“I think that President Trump has energized voters — both those who support him and those who oppose him,” said Jim Riddlesperger, a political science professor at TCU. “Polls suggest that, over the year of 2018, Democrats have been more energized than Republicans. But in the last few weeks, Republicans have virtually tied the Democrats in terms of being likely to vote.”

Early voting for the Nov. 6 general election runs through Nov. 2. Hours listed in Tarrant County: 8 a.m. to 5 p.m. through Friday; 7 a.m.-7 p.m. Saturday; 11 a.m.-4 p.m. Sunday; and 7 a.m.-7 p.m. Oct. 29-Nov. 2.

Midterm turnout

A record number of Texans — more than 15.7 million, including 1.1 million in Tarrant County — are registered to vote this year.

Many likely are heading to the polls to weigh in on the Texas-size battle for the U.S. Senate topping the ballot, pitting incumbent Republican U.S. Sen. Ted Cruz against Democratic challenger U.S. Rep. Beto O’Rourke of El Paso.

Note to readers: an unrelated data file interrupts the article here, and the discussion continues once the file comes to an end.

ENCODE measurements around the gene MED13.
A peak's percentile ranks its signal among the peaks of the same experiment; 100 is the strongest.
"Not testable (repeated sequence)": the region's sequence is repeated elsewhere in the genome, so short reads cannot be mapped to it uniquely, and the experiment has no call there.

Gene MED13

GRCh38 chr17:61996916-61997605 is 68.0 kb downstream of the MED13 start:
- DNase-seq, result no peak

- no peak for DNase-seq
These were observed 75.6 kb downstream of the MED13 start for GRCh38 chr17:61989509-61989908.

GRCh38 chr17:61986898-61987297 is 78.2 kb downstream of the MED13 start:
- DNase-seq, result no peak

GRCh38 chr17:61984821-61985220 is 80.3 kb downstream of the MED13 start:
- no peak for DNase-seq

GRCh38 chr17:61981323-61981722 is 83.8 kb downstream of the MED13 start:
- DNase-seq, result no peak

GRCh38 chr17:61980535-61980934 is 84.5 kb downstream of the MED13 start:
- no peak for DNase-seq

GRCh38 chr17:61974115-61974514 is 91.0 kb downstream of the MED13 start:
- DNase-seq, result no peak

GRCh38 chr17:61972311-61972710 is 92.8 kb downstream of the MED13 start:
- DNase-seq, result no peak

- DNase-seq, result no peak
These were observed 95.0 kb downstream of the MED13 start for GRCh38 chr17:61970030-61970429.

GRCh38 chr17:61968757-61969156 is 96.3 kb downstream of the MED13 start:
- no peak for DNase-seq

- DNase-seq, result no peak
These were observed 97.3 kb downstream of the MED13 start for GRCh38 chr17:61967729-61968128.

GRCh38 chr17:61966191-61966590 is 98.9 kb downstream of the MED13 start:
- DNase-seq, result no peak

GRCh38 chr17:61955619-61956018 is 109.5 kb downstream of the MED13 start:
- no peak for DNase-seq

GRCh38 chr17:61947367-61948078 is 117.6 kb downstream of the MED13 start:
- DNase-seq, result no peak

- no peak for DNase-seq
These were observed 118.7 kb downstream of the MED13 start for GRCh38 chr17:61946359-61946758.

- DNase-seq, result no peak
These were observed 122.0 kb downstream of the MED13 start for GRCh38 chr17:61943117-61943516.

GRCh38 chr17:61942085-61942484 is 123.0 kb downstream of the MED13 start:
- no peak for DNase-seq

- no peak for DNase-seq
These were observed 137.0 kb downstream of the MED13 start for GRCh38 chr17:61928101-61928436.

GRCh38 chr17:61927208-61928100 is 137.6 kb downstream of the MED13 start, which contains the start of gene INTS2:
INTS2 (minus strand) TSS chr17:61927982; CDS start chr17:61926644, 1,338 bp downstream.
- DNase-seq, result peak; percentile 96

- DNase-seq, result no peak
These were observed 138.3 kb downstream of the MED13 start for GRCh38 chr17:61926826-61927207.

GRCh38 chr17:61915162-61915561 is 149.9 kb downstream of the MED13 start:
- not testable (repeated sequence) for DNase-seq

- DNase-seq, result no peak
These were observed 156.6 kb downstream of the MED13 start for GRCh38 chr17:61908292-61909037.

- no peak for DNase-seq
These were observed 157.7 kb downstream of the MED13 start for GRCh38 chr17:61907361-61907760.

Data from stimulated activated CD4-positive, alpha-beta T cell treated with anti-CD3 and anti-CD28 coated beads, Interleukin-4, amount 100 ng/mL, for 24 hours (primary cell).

“Democrats are excited because the O’Rourke campaign has captured their attention and given them hope of having a chance to win a statewide election for the first time since 1994,” Riddlesperger said. “Recent polls seem to suggest that such hope is unlikely to find success, but of course elections, not polls, determine who wins.”

Tarrant County Elections Administrator Heider Garcia noted that 70 percent of the votes cast in Tarrant County Monday were by people 50 or older.

“Most older voters vote early while younger voters tend to vote on Election Day,” Rottinghaus said. “Early voting is convenient for those with jobs and families so more older voters select that method.”

Overall on Monday, 689,613 voters in the 30 largest Texas counties, including 61,429 in Tarrant County, cast ballots in person and by mail, state records show.

Election tips

Anyone who wants to vote early can head to any early voting site in the county, show a photo ID and weigh in on dozens of races on this year’s mid-term ballot.

This is the last year Texans will be able to cast a straight party vote, under a new law that requires voters to weigh in on each race individually starting in 2020. Garcia said voters need to make sure, if they vote a straight ticket this year, that they look for the bonds and propositions at the end of the ballot.